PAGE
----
1 Corinthians 3:3
For ye are yet carnal: for whereas there is among you envying, and strife, and divisions, are ye not carnal, and walk as men?
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(3) For whereas.—Better, For since there is.

As men.—Better, after the manner of mani.e., after a merely human and not after a spiritually enlightened manner. In Romans 3:5, Galatians 1:2, also Romans 15:5, the opposite condition is expressed by the same Greek particle used with our Lord’s name, “according to Jesus Christ.”

3:1-4 The most simple truths of the gospel, as to man's sinfulness and God's mercy, repentance towards God, and faith in our Lord Jesus Christ, stated in the plainest language, suit the people better than deeper mysteries. Men may have much doctrinal knowledge, yet be mere beginners in the life of faith and experience. Contentions and quarrels about religion are sad evidences of carnality. True religion makes men peaceable, not contentious. But it is to be lamented, that many who should walk as Christians, live and act too much like other men. Many professors, and preachers also, show themselves to be yet carnal, by vain-glorious strife, eagerness for dispute, and readiness to despise and speak evil of others.For ye are yet carnal - Though you are Christians, and are the friends of God in the main, yet your divisions and strifes show that you are yet, in some degree, under the influence of the principles which govern the people of this world. People who are governed solely by the principles of this world, evince a spirit of strife, emulation and contention; and just so far as you are engaged in strife, just so far do you show that you are governed by their principles and feelings.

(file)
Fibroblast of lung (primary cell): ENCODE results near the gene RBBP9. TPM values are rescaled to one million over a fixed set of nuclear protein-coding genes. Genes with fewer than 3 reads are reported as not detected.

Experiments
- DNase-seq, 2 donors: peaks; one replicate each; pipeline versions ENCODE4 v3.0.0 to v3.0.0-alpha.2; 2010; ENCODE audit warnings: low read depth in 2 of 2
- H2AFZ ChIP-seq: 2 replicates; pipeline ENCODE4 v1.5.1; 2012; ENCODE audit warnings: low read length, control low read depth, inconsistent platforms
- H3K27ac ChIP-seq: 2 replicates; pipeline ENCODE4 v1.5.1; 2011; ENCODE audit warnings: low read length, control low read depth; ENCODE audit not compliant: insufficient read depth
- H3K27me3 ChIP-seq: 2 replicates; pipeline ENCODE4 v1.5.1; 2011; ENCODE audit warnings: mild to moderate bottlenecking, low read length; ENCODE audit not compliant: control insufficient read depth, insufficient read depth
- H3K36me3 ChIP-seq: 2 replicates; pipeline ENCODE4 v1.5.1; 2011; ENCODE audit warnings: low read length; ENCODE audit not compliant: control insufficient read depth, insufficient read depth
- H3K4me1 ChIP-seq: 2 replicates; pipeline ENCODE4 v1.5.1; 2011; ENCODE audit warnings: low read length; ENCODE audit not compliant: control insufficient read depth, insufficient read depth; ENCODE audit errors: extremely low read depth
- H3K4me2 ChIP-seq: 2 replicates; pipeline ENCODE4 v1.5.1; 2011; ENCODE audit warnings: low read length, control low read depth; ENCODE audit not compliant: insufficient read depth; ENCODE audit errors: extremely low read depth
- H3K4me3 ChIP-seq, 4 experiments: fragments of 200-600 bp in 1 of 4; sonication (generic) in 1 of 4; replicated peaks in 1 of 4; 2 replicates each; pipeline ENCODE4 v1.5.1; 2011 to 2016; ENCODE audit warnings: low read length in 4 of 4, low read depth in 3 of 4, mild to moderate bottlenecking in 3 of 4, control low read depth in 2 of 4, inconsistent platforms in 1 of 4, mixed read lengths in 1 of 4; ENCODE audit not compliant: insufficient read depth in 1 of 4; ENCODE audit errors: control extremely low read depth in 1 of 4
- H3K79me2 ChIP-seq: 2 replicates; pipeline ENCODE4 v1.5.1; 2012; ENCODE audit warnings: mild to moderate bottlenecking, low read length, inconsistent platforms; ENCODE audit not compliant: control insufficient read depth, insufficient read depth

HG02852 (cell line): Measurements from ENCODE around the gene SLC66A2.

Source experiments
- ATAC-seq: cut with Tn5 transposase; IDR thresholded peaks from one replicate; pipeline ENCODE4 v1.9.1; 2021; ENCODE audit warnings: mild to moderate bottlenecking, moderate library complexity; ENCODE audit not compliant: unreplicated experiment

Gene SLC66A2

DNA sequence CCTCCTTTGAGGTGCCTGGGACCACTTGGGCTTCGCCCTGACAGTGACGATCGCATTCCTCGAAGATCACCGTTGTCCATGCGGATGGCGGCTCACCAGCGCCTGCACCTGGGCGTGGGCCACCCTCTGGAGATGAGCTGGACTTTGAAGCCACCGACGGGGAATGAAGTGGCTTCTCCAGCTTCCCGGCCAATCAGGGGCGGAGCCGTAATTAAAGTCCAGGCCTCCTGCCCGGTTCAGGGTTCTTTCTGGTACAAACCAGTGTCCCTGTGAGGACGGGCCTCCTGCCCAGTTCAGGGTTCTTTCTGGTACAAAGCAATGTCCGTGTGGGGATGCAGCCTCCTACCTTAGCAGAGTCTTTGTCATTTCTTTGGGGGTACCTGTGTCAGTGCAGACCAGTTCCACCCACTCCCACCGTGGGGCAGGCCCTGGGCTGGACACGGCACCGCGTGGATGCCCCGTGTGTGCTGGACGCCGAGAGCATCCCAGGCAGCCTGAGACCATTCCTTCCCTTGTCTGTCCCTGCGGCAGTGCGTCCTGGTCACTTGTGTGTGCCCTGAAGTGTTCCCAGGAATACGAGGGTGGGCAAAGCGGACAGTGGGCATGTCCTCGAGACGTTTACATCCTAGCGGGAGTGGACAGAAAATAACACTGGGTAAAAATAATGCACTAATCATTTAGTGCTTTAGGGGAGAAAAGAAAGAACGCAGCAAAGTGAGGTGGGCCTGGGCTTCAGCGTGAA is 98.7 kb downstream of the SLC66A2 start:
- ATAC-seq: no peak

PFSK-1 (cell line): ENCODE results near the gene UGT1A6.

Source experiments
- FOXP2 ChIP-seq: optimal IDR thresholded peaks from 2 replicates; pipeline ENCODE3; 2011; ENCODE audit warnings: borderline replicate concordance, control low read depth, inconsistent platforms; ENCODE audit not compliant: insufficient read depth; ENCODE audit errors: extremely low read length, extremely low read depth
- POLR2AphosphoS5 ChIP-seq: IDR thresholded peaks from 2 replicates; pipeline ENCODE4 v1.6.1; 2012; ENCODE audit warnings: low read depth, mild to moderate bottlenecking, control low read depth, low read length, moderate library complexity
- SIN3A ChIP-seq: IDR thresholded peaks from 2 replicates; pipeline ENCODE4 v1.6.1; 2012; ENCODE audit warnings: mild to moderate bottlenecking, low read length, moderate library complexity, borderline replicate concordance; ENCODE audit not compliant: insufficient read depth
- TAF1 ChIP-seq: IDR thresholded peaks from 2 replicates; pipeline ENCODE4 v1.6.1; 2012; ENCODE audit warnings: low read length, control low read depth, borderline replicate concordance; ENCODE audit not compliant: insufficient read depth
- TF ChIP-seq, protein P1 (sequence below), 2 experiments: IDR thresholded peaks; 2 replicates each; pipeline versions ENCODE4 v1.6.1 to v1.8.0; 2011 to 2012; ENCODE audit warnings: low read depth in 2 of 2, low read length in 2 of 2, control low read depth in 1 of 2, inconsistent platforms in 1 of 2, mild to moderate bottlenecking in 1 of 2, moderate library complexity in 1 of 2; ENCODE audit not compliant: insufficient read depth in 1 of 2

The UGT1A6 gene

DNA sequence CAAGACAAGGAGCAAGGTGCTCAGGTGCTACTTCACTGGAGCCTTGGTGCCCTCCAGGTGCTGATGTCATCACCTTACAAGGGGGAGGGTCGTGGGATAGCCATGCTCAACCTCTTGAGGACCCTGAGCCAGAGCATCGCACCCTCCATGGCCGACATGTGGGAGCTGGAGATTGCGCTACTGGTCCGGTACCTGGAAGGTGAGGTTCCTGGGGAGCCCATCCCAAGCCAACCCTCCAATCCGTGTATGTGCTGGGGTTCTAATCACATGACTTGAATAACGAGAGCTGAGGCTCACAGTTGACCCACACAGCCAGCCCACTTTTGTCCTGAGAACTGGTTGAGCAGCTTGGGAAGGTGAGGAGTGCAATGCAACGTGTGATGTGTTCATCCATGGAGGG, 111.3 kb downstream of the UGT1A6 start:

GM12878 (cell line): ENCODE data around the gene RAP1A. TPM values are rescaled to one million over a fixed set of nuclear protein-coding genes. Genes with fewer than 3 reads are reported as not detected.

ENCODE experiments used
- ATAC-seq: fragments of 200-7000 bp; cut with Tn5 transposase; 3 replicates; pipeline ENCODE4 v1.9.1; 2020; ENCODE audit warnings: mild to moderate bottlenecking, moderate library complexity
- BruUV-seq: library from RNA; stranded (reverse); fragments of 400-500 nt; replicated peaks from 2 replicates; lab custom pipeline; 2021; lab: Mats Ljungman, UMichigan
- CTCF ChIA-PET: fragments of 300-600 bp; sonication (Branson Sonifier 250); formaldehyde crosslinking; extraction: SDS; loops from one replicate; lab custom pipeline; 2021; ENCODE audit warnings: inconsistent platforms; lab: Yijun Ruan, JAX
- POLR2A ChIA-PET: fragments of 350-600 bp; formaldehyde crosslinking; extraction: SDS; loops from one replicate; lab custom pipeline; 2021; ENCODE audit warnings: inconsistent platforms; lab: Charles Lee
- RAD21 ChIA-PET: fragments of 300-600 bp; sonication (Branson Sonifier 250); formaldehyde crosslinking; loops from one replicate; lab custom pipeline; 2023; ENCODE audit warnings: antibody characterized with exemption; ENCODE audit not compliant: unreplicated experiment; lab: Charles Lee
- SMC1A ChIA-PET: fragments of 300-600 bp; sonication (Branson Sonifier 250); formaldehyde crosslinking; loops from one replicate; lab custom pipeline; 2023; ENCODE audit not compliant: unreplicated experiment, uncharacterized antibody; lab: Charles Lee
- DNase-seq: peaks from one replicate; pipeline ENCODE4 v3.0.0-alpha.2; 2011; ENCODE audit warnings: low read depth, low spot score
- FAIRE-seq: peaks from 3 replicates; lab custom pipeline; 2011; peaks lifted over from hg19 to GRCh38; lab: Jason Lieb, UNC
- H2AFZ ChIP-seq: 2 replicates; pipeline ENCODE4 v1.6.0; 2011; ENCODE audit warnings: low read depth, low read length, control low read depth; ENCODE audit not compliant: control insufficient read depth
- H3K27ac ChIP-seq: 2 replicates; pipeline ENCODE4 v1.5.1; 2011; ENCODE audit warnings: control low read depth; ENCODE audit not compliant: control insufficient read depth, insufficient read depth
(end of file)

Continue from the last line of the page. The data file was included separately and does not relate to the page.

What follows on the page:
For whereas - In proof that you are carnal I appeal to your contentions and strifes.

Envying - ζῆλος zēlos, zeal; used here in the sense of envy, as it is in James 3:14, James 3:16. It denotes, properly, any "fervour" of mind (from ζέω zeō), and may be applied to any exciting and agitating passion. The envy here referred to, was that which arose from the superior advantages and endowments which some claimed or possessed over others. Envy everywhere is a fruitful cause of strife. Most contentions in the church are somehow usually connected with envy.

And strife - Contention and dispute.

And divisions - Dissensions and quarrels. The margin correctly renders it "factions." The idea is, that they were split up into parties, and that those parties were embittered with mutual recriminations and reproaches, as they always are in a church.